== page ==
Sub-prefecture of Landes
Stage town for the 7th time
Personalities: André Darrigade (cycling). Pierre Albaladéjo, Richard Dourthe, Raphaël Ibanez (rugby). Patrick Edlinger (rock climber).
Specialities: thermalism, mineral water. Farmhouse duck from the Landes. Madeleine de Dax. Landes tourtière. Asparagus from the sands of the Landes. Wild salmon from the Adour.
Culture and festivals: fêtes de Dax (August), Toros y salsa (September), Satiradax (caricature and parody). Blues Spirit (in Hinx). Ephemeral banks.
Sports: US Dax (rugby), Dax Gamarde basketball 40, Knights of Dax (American football), bullfighting.
Events: water festival, boxing gala (April)
Economy : Thermalism (first thermal spa in France). Tourism. Salt. Mineral water. Plastic film.
Websites / FB / Twitter / Instagram: www.dax.fr / www.dax-tourisme.com
DAX AND CYCLING
Dax has hosted the Tour de France six times between 1951 and 2006, with three-time world champion Oscar Freire winning the third of his four stage victories in the race. But Dax is also historically important for Dutch cycling, as it was here in 1951 that Wim Van Est won the stage from Agen and became the first Dutchman to wear the Yellow Jersey. This jersey did not bring him luck because, the next day, between Dax and Tarbes, Van Est crashed on the descent of the Aubisque and was forced to retire. Among the riders from Dax or its surroundings, apart from André Darrigade, we should mention Dominique Arnaud, three-time stage winner in the Vuelta who died in the town's hospital in 2016. Between 1981 and 1991, he took part in eleven editions of the Tour de France.
Characteristics: the choice of a stark white paint job and Andalusian-style exterior architecture seems to have been inspired by the Plaza de Toros in Seville. The inauguration of this 5,500-seat building took place on 10 May 1913. It is located in the Théodore-Denis park, and hosts bullfights and the Grand Concours Landais during the Dax festivals (six days around 15 August until 2012, five days from 2013) and the Toros y Salsa festival on the second weekend of September. It is one of the seven first category French bullrings.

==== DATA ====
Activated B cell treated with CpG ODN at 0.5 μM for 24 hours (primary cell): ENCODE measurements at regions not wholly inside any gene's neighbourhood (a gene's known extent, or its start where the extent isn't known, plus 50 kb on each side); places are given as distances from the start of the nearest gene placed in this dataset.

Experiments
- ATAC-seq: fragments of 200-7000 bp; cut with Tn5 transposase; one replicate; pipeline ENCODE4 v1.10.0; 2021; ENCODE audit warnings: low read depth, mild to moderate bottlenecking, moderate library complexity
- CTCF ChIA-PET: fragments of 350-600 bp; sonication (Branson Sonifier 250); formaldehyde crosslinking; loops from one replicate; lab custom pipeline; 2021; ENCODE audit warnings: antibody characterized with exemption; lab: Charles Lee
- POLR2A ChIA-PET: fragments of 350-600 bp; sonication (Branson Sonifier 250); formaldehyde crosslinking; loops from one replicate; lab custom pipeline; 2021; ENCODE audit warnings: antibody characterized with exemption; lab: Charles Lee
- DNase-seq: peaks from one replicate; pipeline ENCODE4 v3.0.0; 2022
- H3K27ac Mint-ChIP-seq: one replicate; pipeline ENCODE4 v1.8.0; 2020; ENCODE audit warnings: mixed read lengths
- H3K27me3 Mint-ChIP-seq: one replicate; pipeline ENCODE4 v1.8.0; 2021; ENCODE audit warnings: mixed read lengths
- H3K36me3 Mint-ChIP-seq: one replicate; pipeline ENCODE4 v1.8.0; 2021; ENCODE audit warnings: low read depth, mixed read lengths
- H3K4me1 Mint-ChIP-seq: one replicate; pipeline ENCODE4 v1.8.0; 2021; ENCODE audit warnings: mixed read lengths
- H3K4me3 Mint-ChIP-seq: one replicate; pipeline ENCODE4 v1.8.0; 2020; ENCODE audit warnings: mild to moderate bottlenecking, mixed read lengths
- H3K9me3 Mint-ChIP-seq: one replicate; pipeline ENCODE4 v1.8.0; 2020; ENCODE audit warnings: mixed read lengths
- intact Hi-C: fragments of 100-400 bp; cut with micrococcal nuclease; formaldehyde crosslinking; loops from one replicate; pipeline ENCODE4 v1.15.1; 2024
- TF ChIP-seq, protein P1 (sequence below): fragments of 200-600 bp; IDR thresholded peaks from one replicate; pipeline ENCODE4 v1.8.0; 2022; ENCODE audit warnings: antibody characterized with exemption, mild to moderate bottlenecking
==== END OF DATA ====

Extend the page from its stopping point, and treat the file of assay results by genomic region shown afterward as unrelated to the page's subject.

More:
History: until the 18th century, the Landes races took place at the southern end of the present Rue des Fusillés where the town hall was located. Then the bullfights took place on the site of the former Cordeliers convent, which later became Place de la Course. After many decades of Landes races in these dismountable wooden arenas, the Dax town council decided in 1911 to build a permanent bullring in reinforced concrete. These new arenas were designed by Albert Pomade, the municipal architect, and built on the bank of the Adour, at the back of the historic ramparts, not far from the old Place de la Course.
Listed: Historical Monument since 2013.
Fêtes de Dax
The Fêtes de Dax take place over a fortnight around 15 August and are listed as part of France's intangible cultural heritage. Combining popular festivities with bullfighting, Gascon identity and borrowings from Spain, these days of jubilation transform the face of the spa town, which becomes the scene of numerous musical, folkloric and sporting events. The town welcomes an average of 800,000 people over the entire festival. For the occasion, the custom is to dress in white with a scarf and a red belt. This practice is inspired by the famous Fiestas de San Fermín, in Pamplona, Navarre. These festivals have their origins in the countless fairs and agricultural markets that punctuated the calendar of the Landes department until the beginning of the 20th century. In the middle of the 19th century, a livestock fair was organised in mid-August and gave rise to bullfighting races.
Notre-Dame or Sainte-Marie Cathedral
Construction: 13th to 18th century.
Style: classic and gothic.
Characteristics: 12 metres high and 8 metres wide, the Portal of the Apostles presents a set of sculptures that is quite rare in the South of France, despite some mutilations in the past. The interior of the present building, with its tripartite elevation, is comparable to the church of Saint-Louis des Invalides or the church of Saint-Paul in Paris. The façade, which was unfinished for a long time, was built to the plans of the Parisian architect Paul Gallois in 1894. The cathedral has several paintings, including Jesus and His Disciples by Gerrit van Honthorst, from the 17th century, and The Adoration of the Shepherds by Hans von Aachen from the late 16th century.